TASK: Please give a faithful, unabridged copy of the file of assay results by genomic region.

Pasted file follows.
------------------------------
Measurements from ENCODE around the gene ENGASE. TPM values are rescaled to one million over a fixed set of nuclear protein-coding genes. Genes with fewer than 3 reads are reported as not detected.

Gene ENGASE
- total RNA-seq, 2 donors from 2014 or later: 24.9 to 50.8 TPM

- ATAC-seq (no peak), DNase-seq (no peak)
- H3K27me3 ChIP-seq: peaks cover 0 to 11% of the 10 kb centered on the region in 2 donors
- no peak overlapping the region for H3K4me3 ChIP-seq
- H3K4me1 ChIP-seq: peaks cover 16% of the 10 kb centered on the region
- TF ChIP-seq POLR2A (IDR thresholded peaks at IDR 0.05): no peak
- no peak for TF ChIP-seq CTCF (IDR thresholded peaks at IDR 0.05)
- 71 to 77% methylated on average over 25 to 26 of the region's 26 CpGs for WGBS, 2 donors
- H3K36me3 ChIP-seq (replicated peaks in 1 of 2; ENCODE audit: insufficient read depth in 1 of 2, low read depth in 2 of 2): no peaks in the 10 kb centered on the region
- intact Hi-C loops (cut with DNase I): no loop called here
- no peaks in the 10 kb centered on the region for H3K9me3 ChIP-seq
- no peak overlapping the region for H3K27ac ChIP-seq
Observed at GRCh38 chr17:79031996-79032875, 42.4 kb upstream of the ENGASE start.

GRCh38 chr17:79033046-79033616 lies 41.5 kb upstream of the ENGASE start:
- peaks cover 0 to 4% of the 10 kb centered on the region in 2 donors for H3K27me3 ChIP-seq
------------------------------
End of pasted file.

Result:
Measurements from ENCODE around the gene ENGASE. TPM values are rescaled to one million over a fixed set of nuclear protein-coding genes. Genes with fewer than 3 reads are reported as not detected.

Gene ENGASE
- total RNA-seq, 2 donors from 2014 or later: 24.9 to 50.8 TPM

- ATAC-seq (no peak), DNase-seq (no peak)
- H3K27me3 ChIP-seq: peaks cover 0 to 11% of the 10 kb centered on the region in 2 donors
- no peak overlapping the region for H3K4me3 ChIP-seq
- H3K4me1 ChIP-seq: peaks cover 16% of the 10 kb centered on the region
- TF ChIP-seq POLR2A (IDR thresholded peaks at IDR 0.05): no peak
- no peak for TF ChIP-seq CTCF (IDR thresholded peaks at IDR 0.05)
- 71 to 77% methylated on average over 25 to 26 of the region's 26 CpGs for WGBS, 2 donors
- H3K36me3 ChIP-seq (replicated peaks in 1 of 2; ENCODE audit: insufficient read depth in 1 of 2, low read depth in 2 of 2): no peaks in the 10 kb centered on the region
- intact Hi-C loops (cut with DNase I): no loop called here
- no peaks in the 10 kb centered on the region for H3K9me3 ChIP-seq
- no peak overlapping the region for H3K27ac ChIP-seq
Observed at GRCh38 chr17:79031996-79032875, 42.4 kb upstream of the ENGASE start.

GRCh38 chr17:79033046-79033616 lies 41.5 kb upstream of the ENGASE start:
- peaks cover 0 to 4% of the 10 kb centered on the region in 2 donors for H3K27me3 ChIP-seq